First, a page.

protest romania lifeoftwo

Protest in Romania. Day 2.

For those who are not aware of what is going on in Romania these days, I wrote a post yesterday  that recapped the events leading to the major uprising that happened last night, February, 1st, 2017.

Shortly put, on the evening of 31st of January 2017, at 21:30, against all advice and international suggestions, the Government passed two emergency motions that pardoned or diminished the punishment for people guilty of abuse of office. These new laws seem to be dedicated to high politicians, who already have open cases or are on the list to be prosecuted. Big names like Dragnea, Iliescu, Udrea, Mazăre, Șova, Piedone are to benefit from the dirty laws.

Following the hastily passing of the motions, people started protesting in front of the Government in Bucharest already in the night between 31st of January – 1st of February. Last night, on the 1st of February, the crowd reached 150.000 in Bucharest alone. Another 100.000 people gathered in all big and medium-sized cities of Romania. Timișoara alone saw 30.000, Cluj Napoca 25.000, Sibiu 20.000, Iasi 15.000. Contanța, Ploiești, Târgu Mureș, Baia Mare, Bistrița, Focșani, Reșița, Turnu Severin, Pitești, Turnu Măgurele are just another few cities where people shouted their indignation for the recently adopted political measures.

It is worth noting the variety of the protesters. Most of them young people, 25-35, students, some of them having brought kids to the manifestation to give them a lesson of civic duty and justice. There were, however, also older demonstrators, some of who have taken part to the ‘89 revolution and are saddened and disappointed by the futility of their protesting back in the day.

The demonstration took place all day, on the 1st of February, but gathered much more momentum around 17:00, when rivers of people started pouring to Victory Square, where the Government is located. Armed with hot drinks, placards and warm clothing, 150.000 came to express their anger for the Government’s actions. There were no violent incidents whatsoever. None. The police had made a shield along the Government’s fence, and everything seemed under control.

Until, shortly before midnight some agitators arrived and started to throw objects and petards at the police forces, forcing them to retaliate. 4 people were injured, 2 police officers and 2 civilians taken to the hospital. The injuries are not life threatening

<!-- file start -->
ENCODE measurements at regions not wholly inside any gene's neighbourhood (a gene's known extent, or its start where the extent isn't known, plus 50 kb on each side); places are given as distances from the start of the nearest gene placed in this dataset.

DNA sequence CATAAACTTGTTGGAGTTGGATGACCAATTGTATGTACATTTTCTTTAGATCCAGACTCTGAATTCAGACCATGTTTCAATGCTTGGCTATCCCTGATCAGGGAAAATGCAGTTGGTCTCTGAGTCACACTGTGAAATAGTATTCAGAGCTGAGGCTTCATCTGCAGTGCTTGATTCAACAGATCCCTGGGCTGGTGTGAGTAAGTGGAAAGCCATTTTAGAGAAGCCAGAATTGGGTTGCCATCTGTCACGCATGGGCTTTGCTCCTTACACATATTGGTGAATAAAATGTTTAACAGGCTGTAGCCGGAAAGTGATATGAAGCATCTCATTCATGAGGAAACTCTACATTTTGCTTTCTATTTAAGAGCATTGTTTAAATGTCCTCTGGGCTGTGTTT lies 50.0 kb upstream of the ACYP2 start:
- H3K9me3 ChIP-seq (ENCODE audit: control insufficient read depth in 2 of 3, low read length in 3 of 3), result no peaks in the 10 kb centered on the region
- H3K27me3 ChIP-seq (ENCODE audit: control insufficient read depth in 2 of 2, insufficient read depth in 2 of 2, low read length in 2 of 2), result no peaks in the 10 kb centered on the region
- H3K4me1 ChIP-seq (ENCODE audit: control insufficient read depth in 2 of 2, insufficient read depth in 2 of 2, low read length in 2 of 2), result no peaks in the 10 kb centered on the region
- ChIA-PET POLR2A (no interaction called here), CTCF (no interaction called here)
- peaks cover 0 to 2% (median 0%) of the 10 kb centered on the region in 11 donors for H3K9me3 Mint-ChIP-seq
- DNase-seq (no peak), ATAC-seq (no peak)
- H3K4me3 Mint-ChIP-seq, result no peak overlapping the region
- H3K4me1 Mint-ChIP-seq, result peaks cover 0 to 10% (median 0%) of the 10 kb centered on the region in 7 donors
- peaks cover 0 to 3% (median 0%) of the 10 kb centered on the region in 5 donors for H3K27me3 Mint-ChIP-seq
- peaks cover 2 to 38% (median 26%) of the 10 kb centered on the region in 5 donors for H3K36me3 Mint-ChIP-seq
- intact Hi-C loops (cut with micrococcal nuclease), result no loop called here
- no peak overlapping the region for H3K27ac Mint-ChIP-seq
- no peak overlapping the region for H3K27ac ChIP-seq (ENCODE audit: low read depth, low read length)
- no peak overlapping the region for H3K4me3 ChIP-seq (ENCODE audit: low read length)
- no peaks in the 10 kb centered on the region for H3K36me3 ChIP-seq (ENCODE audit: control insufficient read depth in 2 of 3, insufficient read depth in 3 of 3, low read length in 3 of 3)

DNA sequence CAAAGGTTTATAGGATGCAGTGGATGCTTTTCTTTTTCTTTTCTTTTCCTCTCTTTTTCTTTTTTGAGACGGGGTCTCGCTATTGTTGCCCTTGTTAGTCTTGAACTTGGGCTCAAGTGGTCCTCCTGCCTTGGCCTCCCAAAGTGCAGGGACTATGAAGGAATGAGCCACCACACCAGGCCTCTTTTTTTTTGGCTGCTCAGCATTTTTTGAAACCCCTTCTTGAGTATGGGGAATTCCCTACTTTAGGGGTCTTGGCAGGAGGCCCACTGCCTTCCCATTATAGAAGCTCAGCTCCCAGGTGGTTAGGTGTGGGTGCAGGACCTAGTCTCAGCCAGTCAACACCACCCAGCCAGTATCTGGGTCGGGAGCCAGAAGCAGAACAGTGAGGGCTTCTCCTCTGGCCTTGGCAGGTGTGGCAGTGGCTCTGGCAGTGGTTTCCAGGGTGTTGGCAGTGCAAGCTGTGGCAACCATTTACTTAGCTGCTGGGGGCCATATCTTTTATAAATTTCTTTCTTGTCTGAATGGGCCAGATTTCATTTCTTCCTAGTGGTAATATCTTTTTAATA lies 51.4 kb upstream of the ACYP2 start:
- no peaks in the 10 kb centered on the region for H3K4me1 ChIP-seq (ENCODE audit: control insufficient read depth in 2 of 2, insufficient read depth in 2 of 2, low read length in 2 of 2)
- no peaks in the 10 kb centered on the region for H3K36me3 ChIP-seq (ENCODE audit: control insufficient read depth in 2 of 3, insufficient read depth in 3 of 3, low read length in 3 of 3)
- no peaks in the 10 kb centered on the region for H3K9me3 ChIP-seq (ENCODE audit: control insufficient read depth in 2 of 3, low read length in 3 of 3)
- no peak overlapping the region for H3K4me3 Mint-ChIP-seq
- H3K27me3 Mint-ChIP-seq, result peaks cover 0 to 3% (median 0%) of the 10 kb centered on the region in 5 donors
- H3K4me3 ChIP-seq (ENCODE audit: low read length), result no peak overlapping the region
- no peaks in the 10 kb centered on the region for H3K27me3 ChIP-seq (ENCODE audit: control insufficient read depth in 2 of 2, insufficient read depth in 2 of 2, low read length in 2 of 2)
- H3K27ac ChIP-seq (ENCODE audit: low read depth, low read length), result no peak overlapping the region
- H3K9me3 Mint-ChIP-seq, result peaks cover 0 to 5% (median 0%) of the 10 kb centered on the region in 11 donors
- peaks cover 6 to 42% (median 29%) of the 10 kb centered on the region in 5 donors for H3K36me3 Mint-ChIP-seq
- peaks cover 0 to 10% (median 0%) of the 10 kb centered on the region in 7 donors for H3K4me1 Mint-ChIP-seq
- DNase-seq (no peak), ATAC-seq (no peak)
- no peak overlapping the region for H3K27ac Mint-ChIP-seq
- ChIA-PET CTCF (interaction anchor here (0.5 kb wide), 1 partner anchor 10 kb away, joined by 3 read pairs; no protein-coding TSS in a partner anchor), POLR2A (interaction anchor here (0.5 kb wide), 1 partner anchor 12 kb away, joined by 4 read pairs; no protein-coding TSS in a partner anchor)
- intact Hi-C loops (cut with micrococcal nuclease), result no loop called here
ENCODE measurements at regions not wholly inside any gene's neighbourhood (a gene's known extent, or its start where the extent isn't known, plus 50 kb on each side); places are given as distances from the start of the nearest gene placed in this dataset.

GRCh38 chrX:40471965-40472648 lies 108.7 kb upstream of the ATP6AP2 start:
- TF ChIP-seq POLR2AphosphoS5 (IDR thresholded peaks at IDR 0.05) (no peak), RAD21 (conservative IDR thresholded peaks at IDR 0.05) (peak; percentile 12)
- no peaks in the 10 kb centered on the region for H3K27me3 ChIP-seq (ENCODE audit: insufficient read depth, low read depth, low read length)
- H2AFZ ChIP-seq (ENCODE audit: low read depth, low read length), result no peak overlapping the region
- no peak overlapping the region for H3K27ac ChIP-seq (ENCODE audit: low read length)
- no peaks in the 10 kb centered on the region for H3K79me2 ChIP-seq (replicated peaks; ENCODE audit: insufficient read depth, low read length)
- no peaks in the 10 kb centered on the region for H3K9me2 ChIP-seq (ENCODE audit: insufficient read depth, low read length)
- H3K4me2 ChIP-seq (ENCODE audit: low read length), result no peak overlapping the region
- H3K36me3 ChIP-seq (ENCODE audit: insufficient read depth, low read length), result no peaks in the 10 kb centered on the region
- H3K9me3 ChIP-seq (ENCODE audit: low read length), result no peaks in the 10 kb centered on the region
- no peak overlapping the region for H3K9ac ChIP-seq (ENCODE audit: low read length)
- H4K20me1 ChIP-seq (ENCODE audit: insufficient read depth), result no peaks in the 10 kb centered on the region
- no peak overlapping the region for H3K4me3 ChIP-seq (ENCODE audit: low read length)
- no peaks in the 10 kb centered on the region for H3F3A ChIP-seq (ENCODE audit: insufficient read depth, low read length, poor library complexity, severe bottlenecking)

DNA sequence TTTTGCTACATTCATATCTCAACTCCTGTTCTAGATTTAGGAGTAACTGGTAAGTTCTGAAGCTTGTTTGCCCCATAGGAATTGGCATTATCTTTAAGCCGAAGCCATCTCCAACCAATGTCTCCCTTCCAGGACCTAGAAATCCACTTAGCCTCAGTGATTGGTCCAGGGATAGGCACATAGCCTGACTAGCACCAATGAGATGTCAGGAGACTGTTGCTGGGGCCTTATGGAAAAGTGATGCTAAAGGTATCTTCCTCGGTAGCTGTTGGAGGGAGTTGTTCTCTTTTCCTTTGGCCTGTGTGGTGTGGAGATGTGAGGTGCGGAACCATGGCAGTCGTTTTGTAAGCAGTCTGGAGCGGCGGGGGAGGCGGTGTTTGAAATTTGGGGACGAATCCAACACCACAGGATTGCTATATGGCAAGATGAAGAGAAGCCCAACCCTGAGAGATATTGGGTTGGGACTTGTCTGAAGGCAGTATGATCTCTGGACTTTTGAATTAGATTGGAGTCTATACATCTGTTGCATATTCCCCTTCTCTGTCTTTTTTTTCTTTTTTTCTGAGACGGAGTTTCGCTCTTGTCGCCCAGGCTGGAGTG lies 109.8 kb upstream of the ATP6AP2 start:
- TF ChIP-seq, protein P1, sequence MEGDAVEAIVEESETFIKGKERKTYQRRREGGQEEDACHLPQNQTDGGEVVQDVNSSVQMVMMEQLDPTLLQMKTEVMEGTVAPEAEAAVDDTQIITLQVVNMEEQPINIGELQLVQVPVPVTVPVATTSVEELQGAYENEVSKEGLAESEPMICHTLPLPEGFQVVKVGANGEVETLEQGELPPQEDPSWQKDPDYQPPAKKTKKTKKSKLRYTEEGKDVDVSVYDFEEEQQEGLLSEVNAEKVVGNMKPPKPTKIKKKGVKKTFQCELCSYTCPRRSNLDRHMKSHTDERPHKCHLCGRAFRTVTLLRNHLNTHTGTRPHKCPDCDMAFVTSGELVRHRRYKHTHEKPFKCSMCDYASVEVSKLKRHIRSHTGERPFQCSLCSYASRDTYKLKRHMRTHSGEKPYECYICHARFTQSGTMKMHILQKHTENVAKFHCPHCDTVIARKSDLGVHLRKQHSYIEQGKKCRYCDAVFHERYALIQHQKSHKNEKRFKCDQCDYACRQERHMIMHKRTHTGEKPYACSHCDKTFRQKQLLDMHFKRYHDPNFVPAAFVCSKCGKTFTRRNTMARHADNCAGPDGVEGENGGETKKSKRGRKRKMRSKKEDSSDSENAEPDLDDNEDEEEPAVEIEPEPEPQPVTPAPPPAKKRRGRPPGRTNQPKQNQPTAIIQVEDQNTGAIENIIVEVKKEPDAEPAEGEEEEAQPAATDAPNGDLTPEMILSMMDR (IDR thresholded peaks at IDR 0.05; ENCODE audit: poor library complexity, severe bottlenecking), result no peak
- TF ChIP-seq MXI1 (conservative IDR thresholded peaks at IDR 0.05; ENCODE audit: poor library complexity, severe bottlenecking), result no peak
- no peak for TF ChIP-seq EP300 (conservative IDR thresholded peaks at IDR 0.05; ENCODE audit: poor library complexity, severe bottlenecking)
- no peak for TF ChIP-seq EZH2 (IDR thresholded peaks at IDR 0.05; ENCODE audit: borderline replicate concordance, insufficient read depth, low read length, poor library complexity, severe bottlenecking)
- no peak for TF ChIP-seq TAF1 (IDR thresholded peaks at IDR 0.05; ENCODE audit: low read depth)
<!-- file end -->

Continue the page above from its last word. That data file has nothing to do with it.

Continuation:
As it turns out, the agitators were hooligans coming from a game that had taken place just a few kilometers away from Victory Square. As showed on Facebook, their actions were premeditated. According to some sources, they are the gallery of a team owned by two PSD members, so one could see the interests there. Discretise the protest with violent actions. Some sources and even the president, Klaus Iohannis, say today that their participation was allowed by the Minister for Internal Affairs.

Nothing unknown to Romanians, especially to those who took place to the events in 1990 when miners, called by former president Iliescu, came to Bucharest “to reestablish order”. The stake was high that time as well: after having had Ceaușescu tried and killed, Iliescu grabbed presidency of Romania; but he risked losing his grip on power after people realised he is just another wolf in sheep’s clothing, another Communist.

So, the practice of engaging agitators to make it all look like a violent manifestation is old and well known. It is therefore no surprise that social media started buzzing with warnings against these kind of actions. Especially because another protest is being announced today in Bucharest and, probably, in the whole country.

In the light of these events, numerous countries from EU and others send a harsh warning about Romanian Government’s actions. Things like isolation, suspending funds are harsh consequences Romania faces if the Government sticks with the laws they proposed. This doesn’t seem to be of a great concern, however, for Dragnea, who, asked by a Swiss journalist what is his plan regarding the future of the emergency measures adopted by the Government, said angrily “Ask me about the future of this country, not about this bullshit … corruption, pf!” and left the room in a hurry.

As I am writing this, I am sitting at my desk, news running on all three screens in front of me. I am running out of breath. There is no other way but resist and fight. The day we give in is the way we die.

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